As the military general in charge of US operations in Europe during World War II, Dwight Eisenhower had many difficult days. He had to handle shifting priorities in complex, uncertain situations. His leadership was characterized by a keen understanding of the difference between urgency and importance.

“What is important is seldom urgent and what is urgent is seldom important,” he used to say. Sometimes they overlapped, which made four types of priorities, classified in a 2×2 grid that has become known as the Eisenhower Decision Making Quadrant:


These four quadrants can help you sort through your own priorities, and decide what matters most.

Human brains are hardwired to handle alarm.

The phone is ringing. Ding! Another email notification. The washing machine is beeping now that its cycle is done. Are you going to get that? You have to do it now. Right NOW.

Urgent priorities can seem important, because they are immediate. Our fight-or-flight system reacts quickly to the urgent, because we evolved from mammals that were more likely to survive if they could react quickly in the face of danger. Now that we have evolved thousands of generations, we don’t need this survival instinct to make every decision, but we are still predisposed to move fast when urgency is required.

Counterintuitively, urgency can slow you down, because it can keep you from working on what’s actually important. Achieving a high quantity of low quality goals will not make meaningful progress, even when it feels like so much is getting done.

When Dr Stephen Covey wrote the book First Things First (which was the first of the 7 Habits of Highly Effective People) he described something he called the Urgency Addiction.

“We get a temporary high from solving important and urgent crises,” he said. “Then when the importance isn’t there, the urgency fix is so powerful we are drawn to do anything urgent, just to stay in motion.”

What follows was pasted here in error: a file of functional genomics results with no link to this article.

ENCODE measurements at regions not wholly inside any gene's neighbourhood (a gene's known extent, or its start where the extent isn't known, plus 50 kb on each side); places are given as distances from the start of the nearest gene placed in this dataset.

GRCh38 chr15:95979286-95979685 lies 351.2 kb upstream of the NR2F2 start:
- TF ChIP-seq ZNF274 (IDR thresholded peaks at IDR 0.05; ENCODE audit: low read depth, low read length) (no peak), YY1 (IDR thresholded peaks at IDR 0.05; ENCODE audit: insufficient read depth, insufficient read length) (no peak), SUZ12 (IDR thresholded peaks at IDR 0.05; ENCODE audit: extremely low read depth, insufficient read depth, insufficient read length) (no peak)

Urgency creates momentum, and that momentum keeps us focused on other urgent things.

To achieve important priorities, sometimes we have to postpone the urgent, which goes against our momentum.

We cannot ignore all urgent priorities, because some of them are also important. But we need to be on guard against urgent, non-important priorities, because they can keep us from accomplishing their opposite: the important, non-urgent priorities that make the biggest impact on our results.

We are prone to ignore the important if it is not urgent.

Imagine you have an empty pitcher that could hold 2 cups of volume inside. I then give you a cup of sand and a cup of rocks, and ask you to fill the jar.

If you pour the sand in first, it will fill the bottom half of the pitcher. The second cup of rocks will fill it up to the brim. But what happens if you pour the big rocks in first? The sand will fill in the empty spaces between the rocks. By starting with the big rocks first, you will have more space at the top of the pitcher, even though you filled it with two cups each time.

The sand is your urgent priorities – the little things you need to do right away. You can fit them in around the other priorities, because there is space. Starting with the big rocks first – those important, non-urgent priorities – ensures they actually get done. Starting your day by working on something that is important, and not urgent, will give you a different type of momentum.

Warren Buffet was once asked by his longtime helicopter pilot how to achieve his goals in life. “Have you written down your goals?” the billionaire asked. The pilot shook his head. Buffet replied, “Write down 25 goals, and bring them to work tomorrow.” (I am paraphrasing this conversation, and possibly embellishing a bit, for dramatic effect.)

“What are the most important 5 goals?” Buffet asked his pilot the next day. “Circle those. If you achieve those five goals, the others don’t matter.” The pilot picked his five, and pledged to focus on working on those goals. “Now, what about the other 20?” Buffet asked.

“I will work on those when I’m not working on the top five,” he said.

“No,” Buffet replied. “The other 20 goals go on your Avoid-At-All-Costs list. You decided that these goals were not as important as the ones in your top 5, and if anything is going to prevent you from achieving what you want, it’s something in that second list.”

“We are kept from our goal not by obstacles, but by a clear path to a lesser goal.” – Robert Brault

What are your most important goals? Are you sacrificing them for urgent, lesser goals?

Look at a list of goals you have written recently. They might be New Year’s Resolutions, or quarterly marketing plans, or a wish list on the back page of your planner.

Identify the important, non-urgent goals that have not been given enough attention. Schedule some time to make progress on those goals, your big rocks, before you fill up the rest of your day with sand.

This article is an excerpt from my next book, Playful Productivity. To get notified when it’s ready, sign up for the wait list here.